Centre for Resilient Networks performs long-term research and innovation within resilience and reliability of communication networks and applications. The centre collaborates closely with the Ministry for Transportations and Communications and the Norwegian Post and Telecommunications Authority (NPTA), and authors an annual report on the state of the Norwegian communication infrastructure to NPTA. The centre has in addition other assignments given a mandate from the ministry.
The centre continued in 2015 its efforts in measurements and analysis of Norwegian telecom infrastructures. This years report is based on active and passive measurements of mobile broadbands from 5 different operators in Norway: Telenor, Netcom, Tele2, Network Norway and Ice. The measurements are performed continuously through the whole of 2014 from measurement nodes distributed over most of the country, with an emphasis on urban areas and bigger cities. The data set consists of measurements from 859 connections distributed over 281 nodes in 83 communes. One main observation is that the user's experience of stability in the Norwegian mobile networks has improved from 2013 to 2014. The measurements shows fewer breaches on connection, lower package loss and higher and more stable performance.
In March 2015 started the centre up the EU project MONROE. Simula is coordinator, and the project assembles important actors in European telecom industry and research with a goal of establishing a similar measurement infrastructure in Europe as we now have established in Norway. A central element is to invite third party experimenters in open calls to use this technology.
In 2015, the centre has therefore intensified the focus on technology development, and separated the technology development from the research activity by outsourcing this to a technology oriented subsidiary of Simula.
The Internet has been adapted as a transport medium for a wide range of communication services, and the consequences of malfunctions in the infrastructure are severe. Networks are tightly integrated as critical components in many systems of vital importan ce for the society, such as financial systems, healthcare applications, monitoring and control systems, and emergency communications. At the same time, the move from elastic to real-time applications has decreased tolerance for even short-lived network fa ilures. The proliferation of interactive applications like videoconferencing, financial trading systems and online gaming puts higher and higher requirements on the stability and survivability of the underlying network infrastructure. To support this incr easingly diverse set of services, a well-functioning networking infrastructure must be resilient against large number of challenges, ranging from physical threats like fibre cuts and power failures, through logical failures in network configurations or ce ntral support systems, to challenges posed by attacks and rapid changes in user behaviour and traffic patterns. These requirements are complicated by the rapid growth in both traffic volumes and user base, and the increasingly complex interaction of diffe rent routing protocols and management systems.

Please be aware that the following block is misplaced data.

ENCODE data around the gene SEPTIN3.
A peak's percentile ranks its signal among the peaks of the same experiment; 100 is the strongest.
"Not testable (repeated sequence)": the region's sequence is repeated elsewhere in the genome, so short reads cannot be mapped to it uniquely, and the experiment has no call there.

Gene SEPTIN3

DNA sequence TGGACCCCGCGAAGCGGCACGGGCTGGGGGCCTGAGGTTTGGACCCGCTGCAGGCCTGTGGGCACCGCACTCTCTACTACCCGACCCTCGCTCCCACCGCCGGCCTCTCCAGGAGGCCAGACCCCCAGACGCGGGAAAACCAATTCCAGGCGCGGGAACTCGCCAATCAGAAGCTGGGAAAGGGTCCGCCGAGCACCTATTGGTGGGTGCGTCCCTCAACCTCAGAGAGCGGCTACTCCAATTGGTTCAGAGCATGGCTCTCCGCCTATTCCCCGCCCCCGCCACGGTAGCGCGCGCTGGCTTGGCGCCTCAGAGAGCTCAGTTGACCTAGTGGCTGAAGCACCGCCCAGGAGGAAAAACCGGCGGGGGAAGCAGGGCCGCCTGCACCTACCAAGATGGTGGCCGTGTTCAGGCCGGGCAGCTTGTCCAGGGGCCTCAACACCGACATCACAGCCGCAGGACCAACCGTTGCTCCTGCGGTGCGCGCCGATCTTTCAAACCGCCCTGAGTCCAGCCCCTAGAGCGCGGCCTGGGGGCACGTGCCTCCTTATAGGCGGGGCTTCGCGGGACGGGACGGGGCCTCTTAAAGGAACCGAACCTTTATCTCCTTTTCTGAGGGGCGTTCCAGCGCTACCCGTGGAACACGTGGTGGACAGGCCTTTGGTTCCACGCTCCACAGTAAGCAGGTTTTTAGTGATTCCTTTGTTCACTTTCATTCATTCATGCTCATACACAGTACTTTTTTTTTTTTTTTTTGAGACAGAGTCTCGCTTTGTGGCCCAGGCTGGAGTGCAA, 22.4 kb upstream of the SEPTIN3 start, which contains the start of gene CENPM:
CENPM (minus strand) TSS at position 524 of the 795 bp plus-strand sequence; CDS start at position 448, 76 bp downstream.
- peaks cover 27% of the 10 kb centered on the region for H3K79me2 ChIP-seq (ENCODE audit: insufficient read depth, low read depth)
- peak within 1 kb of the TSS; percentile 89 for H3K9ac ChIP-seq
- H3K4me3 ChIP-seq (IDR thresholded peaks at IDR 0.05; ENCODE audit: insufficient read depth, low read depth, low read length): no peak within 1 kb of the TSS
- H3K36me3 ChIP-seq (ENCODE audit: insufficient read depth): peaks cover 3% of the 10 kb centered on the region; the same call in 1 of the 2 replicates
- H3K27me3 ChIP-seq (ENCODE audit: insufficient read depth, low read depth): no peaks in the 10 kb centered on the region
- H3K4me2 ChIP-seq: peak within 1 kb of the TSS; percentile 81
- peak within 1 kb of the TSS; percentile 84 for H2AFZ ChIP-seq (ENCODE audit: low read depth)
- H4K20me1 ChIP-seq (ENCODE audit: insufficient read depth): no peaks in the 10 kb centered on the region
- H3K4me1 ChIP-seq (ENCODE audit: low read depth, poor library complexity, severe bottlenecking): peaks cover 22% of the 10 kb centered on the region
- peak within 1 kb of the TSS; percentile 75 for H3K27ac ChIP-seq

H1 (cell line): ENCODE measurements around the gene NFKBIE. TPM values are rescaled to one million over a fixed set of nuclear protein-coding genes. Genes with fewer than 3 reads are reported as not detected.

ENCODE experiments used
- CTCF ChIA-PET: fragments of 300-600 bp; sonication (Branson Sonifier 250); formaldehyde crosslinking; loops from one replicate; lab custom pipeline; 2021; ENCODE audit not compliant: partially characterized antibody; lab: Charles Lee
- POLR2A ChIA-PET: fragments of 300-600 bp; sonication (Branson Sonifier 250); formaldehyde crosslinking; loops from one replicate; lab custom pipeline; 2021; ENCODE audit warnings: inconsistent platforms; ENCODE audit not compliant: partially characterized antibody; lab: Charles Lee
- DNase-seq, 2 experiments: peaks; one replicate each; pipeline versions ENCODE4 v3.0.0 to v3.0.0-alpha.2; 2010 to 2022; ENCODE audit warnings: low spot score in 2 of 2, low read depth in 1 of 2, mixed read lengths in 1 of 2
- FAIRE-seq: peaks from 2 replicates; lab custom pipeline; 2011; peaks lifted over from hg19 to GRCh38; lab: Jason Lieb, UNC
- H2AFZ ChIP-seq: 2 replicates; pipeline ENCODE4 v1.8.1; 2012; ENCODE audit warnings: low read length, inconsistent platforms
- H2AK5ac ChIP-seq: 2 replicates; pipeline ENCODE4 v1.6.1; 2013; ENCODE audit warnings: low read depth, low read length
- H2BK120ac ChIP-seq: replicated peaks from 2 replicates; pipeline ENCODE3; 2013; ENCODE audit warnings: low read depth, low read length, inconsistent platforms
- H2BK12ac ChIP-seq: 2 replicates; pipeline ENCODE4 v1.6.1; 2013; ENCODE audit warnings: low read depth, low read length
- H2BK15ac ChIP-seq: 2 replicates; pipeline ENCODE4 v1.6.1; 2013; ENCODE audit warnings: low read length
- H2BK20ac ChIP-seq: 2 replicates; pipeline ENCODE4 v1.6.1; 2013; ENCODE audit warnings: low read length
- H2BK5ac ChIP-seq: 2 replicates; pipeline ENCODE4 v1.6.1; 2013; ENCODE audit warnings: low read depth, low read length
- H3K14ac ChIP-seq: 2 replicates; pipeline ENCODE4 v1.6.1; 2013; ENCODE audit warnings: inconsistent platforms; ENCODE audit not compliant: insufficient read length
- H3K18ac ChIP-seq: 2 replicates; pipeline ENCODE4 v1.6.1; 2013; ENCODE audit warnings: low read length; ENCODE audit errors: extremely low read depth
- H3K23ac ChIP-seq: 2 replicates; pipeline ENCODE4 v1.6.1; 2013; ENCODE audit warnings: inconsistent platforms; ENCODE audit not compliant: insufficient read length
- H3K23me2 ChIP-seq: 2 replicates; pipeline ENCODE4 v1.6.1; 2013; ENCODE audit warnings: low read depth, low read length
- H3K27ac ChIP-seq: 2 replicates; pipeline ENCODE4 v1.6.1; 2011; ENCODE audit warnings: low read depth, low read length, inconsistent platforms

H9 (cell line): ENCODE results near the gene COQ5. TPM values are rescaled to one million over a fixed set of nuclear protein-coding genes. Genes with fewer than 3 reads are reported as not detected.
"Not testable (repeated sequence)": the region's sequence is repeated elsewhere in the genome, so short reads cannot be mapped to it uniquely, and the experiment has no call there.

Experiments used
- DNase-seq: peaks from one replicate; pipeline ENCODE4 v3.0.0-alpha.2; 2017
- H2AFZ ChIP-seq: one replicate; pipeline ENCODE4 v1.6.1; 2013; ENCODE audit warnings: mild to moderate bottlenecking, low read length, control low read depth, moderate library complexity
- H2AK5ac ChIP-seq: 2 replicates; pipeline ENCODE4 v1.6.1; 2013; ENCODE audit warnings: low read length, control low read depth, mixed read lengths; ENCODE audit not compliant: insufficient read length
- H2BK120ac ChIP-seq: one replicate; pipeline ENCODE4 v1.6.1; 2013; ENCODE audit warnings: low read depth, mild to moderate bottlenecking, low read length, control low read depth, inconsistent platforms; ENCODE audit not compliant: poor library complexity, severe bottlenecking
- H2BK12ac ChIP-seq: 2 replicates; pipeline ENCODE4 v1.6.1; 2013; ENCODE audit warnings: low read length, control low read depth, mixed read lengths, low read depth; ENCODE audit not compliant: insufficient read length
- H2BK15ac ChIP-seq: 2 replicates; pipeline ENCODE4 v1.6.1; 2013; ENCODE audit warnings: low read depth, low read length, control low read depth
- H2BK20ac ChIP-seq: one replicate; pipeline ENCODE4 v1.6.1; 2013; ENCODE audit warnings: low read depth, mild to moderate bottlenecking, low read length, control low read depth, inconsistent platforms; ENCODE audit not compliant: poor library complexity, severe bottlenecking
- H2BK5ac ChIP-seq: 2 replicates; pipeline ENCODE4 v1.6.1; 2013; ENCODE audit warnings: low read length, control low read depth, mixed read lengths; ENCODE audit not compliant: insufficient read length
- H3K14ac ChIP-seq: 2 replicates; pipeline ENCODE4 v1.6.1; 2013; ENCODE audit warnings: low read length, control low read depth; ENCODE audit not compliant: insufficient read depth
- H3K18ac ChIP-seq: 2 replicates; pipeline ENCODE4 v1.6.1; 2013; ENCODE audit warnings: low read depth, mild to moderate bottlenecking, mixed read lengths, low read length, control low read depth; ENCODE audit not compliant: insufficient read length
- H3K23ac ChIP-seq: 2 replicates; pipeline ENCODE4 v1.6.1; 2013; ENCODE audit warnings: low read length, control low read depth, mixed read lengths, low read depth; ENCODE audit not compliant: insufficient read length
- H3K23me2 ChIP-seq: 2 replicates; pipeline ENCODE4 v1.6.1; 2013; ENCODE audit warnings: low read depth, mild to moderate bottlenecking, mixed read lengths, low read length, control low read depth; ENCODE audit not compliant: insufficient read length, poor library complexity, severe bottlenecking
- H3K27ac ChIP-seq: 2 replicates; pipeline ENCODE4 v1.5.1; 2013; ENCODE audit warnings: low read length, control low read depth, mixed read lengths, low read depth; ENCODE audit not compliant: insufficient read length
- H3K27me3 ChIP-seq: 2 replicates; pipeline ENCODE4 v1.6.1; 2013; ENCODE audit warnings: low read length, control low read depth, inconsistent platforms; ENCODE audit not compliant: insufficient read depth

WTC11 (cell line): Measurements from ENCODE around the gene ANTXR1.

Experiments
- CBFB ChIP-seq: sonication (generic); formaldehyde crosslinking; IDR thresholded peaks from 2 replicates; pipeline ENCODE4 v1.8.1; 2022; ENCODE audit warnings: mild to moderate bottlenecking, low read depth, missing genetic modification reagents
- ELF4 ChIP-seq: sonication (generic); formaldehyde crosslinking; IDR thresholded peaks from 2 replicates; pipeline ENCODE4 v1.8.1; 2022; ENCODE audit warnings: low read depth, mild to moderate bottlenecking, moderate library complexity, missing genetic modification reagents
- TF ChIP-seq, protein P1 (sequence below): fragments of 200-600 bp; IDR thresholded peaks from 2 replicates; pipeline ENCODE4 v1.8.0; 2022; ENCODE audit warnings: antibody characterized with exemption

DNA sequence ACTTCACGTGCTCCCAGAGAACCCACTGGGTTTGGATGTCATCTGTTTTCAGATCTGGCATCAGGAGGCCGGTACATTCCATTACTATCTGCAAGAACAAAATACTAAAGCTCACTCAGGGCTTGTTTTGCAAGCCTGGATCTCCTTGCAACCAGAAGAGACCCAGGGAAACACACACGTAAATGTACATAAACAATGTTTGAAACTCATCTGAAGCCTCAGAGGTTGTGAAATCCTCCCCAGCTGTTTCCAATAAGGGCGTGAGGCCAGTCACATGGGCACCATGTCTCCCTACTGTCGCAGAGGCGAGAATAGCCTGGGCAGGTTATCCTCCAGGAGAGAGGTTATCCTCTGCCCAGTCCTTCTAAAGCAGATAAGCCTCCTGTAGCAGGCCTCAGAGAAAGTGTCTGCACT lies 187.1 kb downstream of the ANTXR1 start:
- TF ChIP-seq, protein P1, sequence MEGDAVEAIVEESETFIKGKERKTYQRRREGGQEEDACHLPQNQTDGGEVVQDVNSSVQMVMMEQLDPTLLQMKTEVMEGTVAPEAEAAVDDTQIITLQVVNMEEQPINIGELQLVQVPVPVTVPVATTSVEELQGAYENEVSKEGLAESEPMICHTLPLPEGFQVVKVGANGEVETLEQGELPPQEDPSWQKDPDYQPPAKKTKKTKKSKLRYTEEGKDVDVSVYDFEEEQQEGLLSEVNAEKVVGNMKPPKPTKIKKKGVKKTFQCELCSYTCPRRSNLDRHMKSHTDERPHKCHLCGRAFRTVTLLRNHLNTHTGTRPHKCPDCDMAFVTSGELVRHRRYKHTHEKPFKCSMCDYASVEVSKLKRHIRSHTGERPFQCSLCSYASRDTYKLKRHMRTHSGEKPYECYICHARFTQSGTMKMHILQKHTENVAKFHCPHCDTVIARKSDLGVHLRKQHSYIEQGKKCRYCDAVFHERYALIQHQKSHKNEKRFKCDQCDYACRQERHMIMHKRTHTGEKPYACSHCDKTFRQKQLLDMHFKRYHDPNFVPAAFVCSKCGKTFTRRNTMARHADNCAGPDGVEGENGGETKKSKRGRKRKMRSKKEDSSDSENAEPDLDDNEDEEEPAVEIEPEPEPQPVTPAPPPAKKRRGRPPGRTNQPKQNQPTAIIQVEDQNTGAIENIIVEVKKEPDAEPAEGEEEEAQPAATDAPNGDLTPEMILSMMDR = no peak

The purpose of the Resilient Networks 2 (RN2) project is to develop and demonstrate protocols and methods for routing and self-configuration that increases the resilience a network has against a number of ch allenges ranging from failing components and unexpected traffic patterns. A particular focus in RN2 will be on methods that allow applications and end users to better exploit the existing diversity in the underlying network infrastructure. This includes s tudying, developing, deploying and testing methods for dynamic multilink access from mobile terminals, simultaneous use of multiple network connections from the home or office, and better exploitation of multi-homing in the core of the network.